Night-time continence care in Australian residential aged care facilities: findings from a grounded theory study

Ostaszkiewicz, Joan, O'Connell, Beverley and Dunning, Trisha 2016, Night-time continence care in Australian residential aged care facilities: findings from a grounded theory study, Contemporary nurse, vol. 52, no. 2-3, pp. 152-162, doi: 10.1080/10376178.2015.1011047.

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Title Night-time continence care in Australian residential aged care facilities: findings from a grounded theory study
Author(s) Ostaszkiewicz, JoanORCID iD for Ostaszkiewicz, Joan orcid.org/0000-0003-4159-4493
O'Connell, Beverley
Dunning, TrishaORCID iD for Dunning, Trisha orcid.org/0000-0002-0284-1706
Journal name Contemporary nurse
Volume number 52
Issue number 2-3
Start page 152
End page 162
Total pages 11
Publisher Routledge
Place of publication Oxford, Eng.
Publication date 2016
ISSN 1037-6178
Keyword(s) continence care
grounded theory
incontinence
night-time
residential aged care
ritual
Summary BACKGROUND: Continence care commonly disrupts sleep in residential aged care facilities, however, little is known about what staff do when providing continence care, and the factors that inform their practice. AIMS: To describe nurses' and personal careworkers' beliefs and experiences of providing continence care at night in residential aged care facilities. METHODS/DESIGN: Eighteen nurses and personal careworkers were interviewed about continence care, and 24 hours of observations were conducted at night in two facilities. RESULTS/FINDINGS: Most residents were checked overnight. This practice was underpinned by staffs' concern that residents were intractably incontinent and at risk of pressure injuries. Staff believed pads protected and dignified residents. Decisions were also influenced by beliefs about limited staff-to-resident ratios. CONCLUSION: Night-time continence care should be audited to ensure decisions are based on residents' preferences, skin health, sleep/wake status, ability to move in bed, and the frequency, severity and type of residents' actual incontinence.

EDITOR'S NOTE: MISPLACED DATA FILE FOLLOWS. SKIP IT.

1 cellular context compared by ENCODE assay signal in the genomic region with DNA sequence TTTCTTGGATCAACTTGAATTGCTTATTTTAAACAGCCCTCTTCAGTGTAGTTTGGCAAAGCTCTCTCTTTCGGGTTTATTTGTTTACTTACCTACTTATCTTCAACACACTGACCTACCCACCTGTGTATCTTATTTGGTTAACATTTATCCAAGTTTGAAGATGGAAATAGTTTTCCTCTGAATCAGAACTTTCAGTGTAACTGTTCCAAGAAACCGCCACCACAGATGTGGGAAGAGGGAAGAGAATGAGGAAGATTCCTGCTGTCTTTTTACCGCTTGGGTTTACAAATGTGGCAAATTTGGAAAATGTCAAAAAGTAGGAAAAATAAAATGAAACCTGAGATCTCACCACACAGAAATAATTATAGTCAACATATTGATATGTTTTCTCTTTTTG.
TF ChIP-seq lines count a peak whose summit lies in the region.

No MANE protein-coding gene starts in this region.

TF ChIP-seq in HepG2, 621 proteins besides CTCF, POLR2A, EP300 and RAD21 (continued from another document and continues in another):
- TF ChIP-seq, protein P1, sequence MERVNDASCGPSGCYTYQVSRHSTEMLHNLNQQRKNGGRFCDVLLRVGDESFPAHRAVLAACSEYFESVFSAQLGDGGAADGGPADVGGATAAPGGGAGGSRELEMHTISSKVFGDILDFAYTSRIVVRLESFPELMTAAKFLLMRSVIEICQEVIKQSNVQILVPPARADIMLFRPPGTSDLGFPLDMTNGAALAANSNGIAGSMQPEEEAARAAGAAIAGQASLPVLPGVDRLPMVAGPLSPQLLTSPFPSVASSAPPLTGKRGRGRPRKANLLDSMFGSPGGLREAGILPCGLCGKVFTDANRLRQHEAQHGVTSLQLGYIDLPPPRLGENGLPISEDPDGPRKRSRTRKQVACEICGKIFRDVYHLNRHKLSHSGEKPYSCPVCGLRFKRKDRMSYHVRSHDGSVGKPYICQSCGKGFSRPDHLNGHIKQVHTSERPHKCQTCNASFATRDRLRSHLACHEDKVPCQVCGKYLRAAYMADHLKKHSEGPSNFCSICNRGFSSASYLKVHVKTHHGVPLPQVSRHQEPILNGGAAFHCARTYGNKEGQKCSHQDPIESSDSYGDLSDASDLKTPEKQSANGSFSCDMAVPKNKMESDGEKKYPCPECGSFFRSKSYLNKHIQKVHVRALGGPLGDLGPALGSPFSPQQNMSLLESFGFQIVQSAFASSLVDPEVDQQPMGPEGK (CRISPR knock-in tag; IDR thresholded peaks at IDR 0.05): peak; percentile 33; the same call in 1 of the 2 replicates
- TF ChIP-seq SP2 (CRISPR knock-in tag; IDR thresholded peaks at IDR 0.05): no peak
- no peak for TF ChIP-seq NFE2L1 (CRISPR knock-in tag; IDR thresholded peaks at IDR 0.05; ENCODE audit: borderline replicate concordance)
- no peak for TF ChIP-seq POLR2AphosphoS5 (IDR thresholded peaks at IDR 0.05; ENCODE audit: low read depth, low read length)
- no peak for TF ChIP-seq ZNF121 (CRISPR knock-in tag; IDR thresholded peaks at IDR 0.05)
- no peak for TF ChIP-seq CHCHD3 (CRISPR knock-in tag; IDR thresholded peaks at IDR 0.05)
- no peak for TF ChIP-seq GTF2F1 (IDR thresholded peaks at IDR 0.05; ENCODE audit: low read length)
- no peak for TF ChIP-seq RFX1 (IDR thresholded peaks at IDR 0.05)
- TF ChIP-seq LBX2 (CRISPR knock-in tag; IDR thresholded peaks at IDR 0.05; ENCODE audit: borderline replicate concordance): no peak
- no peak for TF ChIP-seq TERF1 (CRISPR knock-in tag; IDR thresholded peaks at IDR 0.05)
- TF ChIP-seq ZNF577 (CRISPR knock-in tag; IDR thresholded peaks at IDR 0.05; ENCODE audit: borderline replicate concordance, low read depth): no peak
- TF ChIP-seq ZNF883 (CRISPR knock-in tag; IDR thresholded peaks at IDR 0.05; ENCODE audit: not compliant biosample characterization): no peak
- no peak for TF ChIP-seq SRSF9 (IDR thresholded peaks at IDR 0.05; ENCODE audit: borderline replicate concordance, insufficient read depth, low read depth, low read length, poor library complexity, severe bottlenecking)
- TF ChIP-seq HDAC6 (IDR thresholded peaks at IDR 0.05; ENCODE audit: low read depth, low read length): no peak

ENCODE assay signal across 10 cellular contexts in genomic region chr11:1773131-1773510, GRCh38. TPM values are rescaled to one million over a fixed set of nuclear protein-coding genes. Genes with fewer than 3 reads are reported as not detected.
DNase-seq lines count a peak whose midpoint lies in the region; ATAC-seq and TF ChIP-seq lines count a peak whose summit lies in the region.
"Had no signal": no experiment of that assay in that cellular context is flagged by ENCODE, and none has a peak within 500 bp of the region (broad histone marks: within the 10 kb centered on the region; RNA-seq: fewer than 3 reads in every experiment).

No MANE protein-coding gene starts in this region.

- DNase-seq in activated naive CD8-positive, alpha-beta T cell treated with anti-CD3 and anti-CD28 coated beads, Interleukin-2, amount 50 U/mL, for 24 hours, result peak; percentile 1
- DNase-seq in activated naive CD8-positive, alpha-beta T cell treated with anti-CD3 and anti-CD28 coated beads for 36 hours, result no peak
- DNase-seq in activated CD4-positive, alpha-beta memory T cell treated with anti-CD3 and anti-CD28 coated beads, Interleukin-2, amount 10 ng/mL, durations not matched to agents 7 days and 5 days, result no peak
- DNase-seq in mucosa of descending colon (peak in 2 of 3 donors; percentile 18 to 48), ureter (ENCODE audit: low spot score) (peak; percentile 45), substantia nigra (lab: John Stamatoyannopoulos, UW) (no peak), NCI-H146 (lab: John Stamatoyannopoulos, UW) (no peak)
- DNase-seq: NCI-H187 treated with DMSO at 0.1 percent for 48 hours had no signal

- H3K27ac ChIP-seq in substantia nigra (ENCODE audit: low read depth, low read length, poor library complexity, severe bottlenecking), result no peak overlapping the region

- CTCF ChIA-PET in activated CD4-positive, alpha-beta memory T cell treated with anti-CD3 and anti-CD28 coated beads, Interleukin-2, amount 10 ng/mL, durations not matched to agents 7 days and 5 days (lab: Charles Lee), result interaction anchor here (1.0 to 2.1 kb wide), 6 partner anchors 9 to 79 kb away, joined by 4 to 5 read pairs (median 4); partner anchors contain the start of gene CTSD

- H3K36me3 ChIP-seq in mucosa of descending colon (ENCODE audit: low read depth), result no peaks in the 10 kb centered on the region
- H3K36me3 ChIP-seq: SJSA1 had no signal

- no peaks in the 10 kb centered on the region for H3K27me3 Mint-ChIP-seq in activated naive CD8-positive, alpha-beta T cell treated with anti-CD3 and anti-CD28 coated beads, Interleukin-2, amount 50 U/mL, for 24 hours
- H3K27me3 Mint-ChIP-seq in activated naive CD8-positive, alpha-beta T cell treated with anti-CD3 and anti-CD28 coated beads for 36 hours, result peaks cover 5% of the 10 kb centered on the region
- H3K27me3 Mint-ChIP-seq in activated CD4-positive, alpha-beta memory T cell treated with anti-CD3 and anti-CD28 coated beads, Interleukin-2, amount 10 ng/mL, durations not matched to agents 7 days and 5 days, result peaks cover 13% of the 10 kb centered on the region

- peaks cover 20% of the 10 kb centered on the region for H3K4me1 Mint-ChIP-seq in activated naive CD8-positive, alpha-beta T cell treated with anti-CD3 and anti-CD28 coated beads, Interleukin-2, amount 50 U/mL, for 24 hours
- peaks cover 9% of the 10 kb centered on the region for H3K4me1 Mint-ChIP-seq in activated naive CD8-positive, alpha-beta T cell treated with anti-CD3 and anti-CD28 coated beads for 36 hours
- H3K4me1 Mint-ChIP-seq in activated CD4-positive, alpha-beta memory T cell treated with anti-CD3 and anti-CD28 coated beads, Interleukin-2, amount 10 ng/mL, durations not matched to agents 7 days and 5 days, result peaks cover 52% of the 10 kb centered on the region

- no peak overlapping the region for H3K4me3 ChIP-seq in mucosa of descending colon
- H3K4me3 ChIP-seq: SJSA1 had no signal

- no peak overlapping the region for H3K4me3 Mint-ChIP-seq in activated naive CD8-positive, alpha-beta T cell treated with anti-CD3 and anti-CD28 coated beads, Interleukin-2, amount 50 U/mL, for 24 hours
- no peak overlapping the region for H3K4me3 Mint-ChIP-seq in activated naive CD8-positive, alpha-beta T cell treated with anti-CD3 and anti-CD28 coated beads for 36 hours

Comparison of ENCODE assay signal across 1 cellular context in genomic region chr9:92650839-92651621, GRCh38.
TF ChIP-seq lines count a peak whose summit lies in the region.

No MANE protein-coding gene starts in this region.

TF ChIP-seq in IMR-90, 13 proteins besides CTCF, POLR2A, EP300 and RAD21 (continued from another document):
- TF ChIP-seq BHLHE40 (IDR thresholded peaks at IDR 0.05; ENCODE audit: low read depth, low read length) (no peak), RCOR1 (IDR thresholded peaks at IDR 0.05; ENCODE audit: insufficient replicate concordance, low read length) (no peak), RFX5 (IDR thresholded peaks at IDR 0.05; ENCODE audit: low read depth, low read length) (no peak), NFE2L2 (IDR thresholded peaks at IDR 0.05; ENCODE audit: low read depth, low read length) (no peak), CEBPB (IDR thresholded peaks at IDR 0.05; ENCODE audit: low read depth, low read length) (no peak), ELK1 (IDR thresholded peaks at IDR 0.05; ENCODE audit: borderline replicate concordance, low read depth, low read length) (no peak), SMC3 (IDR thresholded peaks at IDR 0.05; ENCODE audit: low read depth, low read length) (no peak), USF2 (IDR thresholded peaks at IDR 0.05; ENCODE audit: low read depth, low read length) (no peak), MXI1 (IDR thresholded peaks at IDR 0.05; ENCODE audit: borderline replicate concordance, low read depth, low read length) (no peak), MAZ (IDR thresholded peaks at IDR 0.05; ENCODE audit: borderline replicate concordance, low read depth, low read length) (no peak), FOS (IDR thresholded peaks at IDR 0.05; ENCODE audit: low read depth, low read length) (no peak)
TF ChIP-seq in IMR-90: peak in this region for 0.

Language eng
DOI 10.1080/10376178.2015.1011047
Field of Research 111001 Aged Care Nursing
Socio Economic Objective 920210 Nursing
HERDC Research category C1 Refereed article in a scholarly journal
ERA Research output type C Journal article
Copyright notice ©2015, Taylor & Francis
Persistent URL http://hdl.handle.net/10536/DRO/DU:30074841

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